American Journal of Agriculture and Forestry
Volume 3, Issue 6-1, December 2015, Pages: 1-5

Morpho-Anatomical Structure and DNA Extract of Sun and Shade Leaves of Jute (Corchorus capsularis L.)

Farida D. Silverio

Science Laboratory, College of Education, Cotabato Foundation College of Science and Technology, Arakan, Cotabato Philippines

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To cite this article:

Farida D. Silverio. Morpho-Anatomical Structure and Dna Extract of Sun and Shade Leaves of Jute (Corchoruscapsularis L.). American Journal of Agriculture and Forestry. Special Issue: Agro-Ecosystems. Vol. 3, No. 6-1, 2015, pp. 1-5. doi: 10.11648/j.ajaf.s.2015030601.11


Abstract: A study on the comparison of morpho-anatomical structure and DNA extract of sun and shade leaves of jute (Corchorus capsularis L.) was done. Morphological structure of exposed the Corchorus capsularis are taller, leaves are lighter, thicker, bigger and broader than shaded. Anatomical form of exposed jute have many stomata on the leaf, two layered palisade and compact spongy layer of leaf lamina, compact cells of the mesophyll of midrib, compact parenchyma cells of the cortex of the stem, and larger vacuole in the pith of the stem. While shaded jute has less stomata on the leaf, one layered palisade and loosely arranged cells in the spongy layer of leaf lamina, loosely arranged cells of the mesophyll of midrib, loosely arranged parenchyma cells of the cortex of the stem, and small vacuole in the pith of the stem. In terms of DNA extract, exposed leaves of jute (Corchorus capsularis L.) has more DNA extract than that of the shaded leaves. Thus, morpho-anatomical structure and DNA extract of exposed and shaded jute (Corchorus capsularis L.) differ.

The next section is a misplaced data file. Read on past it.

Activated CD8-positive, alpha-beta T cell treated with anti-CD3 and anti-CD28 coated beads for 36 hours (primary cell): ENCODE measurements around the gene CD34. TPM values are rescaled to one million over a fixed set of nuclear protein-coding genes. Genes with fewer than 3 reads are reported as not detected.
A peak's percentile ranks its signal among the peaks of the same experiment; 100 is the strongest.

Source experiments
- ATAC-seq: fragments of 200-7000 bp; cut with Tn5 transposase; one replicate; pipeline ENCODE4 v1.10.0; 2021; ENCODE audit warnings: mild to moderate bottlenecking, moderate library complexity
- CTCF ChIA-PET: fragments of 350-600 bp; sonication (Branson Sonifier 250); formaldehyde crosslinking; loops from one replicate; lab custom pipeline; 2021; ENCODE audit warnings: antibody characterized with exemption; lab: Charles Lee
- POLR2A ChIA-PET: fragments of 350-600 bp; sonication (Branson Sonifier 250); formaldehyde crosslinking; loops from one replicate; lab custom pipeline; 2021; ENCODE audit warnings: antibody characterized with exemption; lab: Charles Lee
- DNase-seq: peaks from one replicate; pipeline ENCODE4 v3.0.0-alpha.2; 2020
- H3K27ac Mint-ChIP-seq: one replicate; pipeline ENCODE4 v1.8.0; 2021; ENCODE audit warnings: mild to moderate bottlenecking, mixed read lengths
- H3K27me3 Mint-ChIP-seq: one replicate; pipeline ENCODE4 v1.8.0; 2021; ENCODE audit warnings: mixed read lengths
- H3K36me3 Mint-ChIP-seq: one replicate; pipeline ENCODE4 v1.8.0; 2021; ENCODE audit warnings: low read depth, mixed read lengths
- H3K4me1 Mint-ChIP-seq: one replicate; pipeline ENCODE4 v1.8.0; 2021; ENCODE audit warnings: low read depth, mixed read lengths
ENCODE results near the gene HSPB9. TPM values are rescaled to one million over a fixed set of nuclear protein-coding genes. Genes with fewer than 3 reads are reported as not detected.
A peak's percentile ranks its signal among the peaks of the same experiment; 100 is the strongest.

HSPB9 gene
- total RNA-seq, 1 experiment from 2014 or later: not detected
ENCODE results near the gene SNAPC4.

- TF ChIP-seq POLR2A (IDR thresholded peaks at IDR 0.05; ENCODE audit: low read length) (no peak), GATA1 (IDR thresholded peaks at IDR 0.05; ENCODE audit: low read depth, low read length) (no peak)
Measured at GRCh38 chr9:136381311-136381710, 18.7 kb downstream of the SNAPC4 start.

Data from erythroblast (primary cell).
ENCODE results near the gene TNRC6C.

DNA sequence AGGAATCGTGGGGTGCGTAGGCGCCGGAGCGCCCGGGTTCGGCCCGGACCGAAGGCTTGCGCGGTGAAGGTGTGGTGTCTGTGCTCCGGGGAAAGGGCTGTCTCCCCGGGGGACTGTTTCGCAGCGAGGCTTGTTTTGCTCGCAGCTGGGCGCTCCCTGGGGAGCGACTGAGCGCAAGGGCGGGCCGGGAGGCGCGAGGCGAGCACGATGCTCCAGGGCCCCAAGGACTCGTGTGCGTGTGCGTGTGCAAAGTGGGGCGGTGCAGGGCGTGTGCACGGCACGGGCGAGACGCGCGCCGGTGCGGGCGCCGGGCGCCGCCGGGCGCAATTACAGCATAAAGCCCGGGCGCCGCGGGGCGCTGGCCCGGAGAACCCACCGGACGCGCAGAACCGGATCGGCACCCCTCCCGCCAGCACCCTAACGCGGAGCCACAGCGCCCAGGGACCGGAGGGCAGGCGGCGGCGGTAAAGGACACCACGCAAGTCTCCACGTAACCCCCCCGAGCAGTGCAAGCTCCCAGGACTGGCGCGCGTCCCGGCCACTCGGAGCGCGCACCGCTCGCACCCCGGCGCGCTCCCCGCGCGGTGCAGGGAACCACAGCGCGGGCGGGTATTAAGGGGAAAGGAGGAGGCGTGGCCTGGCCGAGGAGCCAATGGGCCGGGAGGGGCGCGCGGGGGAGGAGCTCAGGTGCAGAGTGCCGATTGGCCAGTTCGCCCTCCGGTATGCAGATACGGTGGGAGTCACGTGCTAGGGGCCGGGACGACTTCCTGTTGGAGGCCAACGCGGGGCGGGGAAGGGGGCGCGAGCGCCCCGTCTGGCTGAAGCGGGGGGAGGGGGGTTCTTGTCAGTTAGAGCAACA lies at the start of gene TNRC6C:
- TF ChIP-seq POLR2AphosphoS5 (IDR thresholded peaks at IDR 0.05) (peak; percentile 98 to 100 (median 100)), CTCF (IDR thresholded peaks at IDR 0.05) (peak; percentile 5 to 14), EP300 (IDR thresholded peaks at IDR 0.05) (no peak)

Keywords: Jute, DNA Extract, Stomata, Mesophyll, Parenchyma, Palisade, Morpho-Anatomical Structure


1. Introduction

Light is one of the most important environmental factors, acting on plants not only as the sole source of energy, but also as the source of external information, affecting their growth and development. Shade leaves exhibit a number of traits that makes them quite distinct from leaves that are exposed to full sunlight. In the sun leaves significantly higher rates of photosynthesis, photorespiration and dark respiration, and also photosynthetic CO2 fixation capacity, photosynthetic productivity, and saturating, adaptation and compensating irradiances were found. Specific leaf mass, mean leaf area, stomata density and size as well as the chlorophyll content per unit dry mass were also significantly different in both types of the leaves. Higher photosynthetic efficiency in the shade leaves allows them a better utilization of the lower irradiance for carbon dioxide uptake (Masarovicová, E. and L. štefančík. 1990).